“OK, I know NFT stands for nonfungible token. But what does it actually mean? Let’s start with the words themselves. In economics, “fungible” is a term used for things that can be exchanged for other things of exactly the same kind. The U.S. dollar is fungible, because you and a friend can trade $1 bills, and each of you will still have the exact same spending power. Most cryptocurrencies are fungible, too — a Bitcoin is a Bitcoin, and it doesn’t really matter which Bitcoin you have. But most objects in the physical world, such as cars and houses, are nonfungible — meaning they have unique qualities, and you can’t just exchange them for others of the same type. (You might be willing to swap your 2020 Honda Civic for another 2020 Honda Civic, but the cars wouldn’t be exactly the same, and you’d want to know what condition the other car was in before you’d agree to the trade.) Tokens, in crypto speak, are units of value stored on a blockchain. Cryptocurrencies like Bitcoin, Ether and Dogecoin are tokens, but not all tokens are meant to be used as money. Tokens can be attached to tangible goods — Nike, for example, is experimenting with crypto tokens that are linked to the ownership of physical shoes — but they can also represent intangible goods, like access to a private chat room or storage space on a cloud server.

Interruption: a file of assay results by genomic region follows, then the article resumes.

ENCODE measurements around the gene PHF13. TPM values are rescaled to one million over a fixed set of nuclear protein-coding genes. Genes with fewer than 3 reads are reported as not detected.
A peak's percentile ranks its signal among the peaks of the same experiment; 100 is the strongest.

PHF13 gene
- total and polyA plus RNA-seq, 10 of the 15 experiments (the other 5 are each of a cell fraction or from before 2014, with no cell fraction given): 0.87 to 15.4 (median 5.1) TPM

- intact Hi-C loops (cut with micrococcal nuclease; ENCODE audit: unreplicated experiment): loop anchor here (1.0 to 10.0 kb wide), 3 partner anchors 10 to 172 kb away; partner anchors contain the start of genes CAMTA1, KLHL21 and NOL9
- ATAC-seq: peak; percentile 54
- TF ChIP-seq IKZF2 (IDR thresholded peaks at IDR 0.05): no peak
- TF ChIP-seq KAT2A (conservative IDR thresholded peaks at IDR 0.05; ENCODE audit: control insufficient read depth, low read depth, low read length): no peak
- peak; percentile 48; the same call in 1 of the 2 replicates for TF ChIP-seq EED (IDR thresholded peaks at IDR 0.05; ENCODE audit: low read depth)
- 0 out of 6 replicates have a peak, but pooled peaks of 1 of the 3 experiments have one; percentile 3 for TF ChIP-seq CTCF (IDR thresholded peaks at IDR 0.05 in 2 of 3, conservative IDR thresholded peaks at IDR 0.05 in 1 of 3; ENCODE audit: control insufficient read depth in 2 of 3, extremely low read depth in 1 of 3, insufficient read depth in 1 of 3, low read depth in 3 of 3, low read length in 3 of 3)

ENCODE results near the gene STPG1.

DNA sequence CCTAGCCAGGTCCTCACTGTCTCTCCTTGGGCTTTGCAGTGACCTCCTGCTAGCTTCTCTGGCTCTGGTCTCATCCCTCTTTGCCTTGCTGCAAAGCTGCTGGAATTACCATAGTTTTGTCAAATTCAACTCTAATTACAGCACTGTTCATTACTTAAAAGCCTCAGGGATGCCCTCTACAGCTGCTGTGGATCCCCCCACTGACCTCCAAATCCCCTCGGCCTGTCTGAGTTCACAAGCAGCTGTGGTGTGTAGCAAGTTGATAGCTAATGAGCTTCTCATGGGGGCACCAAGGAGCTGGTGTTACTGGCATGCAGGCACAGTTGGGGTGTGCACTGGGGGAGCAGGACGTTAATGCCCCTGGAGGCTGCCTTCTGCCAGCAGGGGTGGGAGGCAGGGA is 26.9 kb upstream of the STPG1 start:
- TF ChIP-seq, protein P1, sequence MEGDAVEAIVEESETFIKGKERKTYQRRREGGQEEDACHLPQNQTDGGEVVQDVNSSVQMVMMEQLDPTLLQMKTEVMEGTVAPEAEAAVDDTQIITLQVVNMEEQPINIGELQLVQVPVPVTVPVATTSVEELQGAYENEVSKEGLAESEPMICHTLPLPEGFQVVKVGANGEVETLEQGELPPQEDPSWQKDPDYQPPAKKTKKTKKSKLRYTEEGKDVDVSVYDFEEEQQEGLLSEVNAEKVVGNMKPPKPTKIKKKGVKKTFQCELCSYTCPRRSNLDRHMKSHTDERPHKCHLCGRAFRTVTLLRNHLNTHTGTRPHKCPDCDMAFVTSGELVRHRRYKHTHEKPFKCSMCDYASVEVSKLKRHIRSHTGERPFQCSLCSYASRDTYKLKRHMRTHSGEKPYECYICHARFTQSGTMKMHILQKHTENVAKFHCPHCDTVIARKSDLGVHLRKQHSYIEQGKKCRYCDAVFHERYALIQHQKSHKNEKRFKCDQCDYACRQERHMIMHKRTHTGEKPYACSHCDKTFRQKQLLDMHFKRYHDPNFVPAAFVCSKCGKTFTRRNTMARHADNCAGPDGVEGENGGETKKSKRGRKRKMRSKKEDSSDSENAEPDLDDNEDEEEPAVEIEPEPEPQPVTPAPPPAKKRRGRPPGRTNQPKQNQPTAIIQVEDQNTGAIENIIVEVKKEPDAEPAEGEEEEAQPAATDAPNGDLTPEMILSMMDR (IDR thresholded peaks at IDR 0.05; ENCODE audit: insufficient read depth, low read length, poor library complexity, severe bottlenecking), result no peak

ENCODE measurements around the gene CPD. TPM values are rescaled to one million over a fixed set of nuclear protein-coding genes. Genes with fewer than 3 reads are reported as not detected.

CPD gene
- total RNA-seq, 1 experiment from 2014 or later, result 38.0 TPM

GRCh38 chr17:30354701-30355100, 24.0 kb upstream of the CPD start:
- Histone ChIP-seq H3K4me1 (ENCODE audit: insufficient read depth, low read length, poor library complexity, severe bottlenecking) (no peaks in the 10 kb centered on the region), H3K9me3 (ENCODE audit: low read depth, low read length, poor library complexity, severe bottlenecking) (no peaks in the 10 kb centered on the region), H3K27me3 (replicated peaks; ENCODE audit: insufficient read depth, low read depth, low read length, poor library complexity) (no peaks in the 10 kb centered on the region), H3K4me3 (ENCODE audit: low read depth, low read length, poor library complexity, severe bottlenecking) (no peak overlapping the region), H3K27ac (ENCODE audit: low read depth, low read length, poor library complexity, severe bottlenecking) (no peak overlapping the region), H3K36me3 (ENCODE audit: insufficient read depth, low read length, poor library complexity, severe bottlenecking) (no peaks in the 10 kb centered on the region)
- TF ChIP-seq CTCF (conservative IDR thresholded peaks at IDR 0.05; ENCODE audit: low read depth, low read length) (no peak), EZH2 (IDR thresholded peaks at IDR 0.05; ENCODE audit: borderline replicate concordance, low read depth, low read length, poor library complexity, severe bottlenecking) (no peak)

- This is part of “The Latecomer’s Guide to Crypto,” a mega-F.A.Q. about cryptocurrency and its offshoots. Kevin Roose, a Times technology columnist, is answering some of the most frequently asked questions he gets about DAOs, DeFi, web3 and other crypto concepts.”
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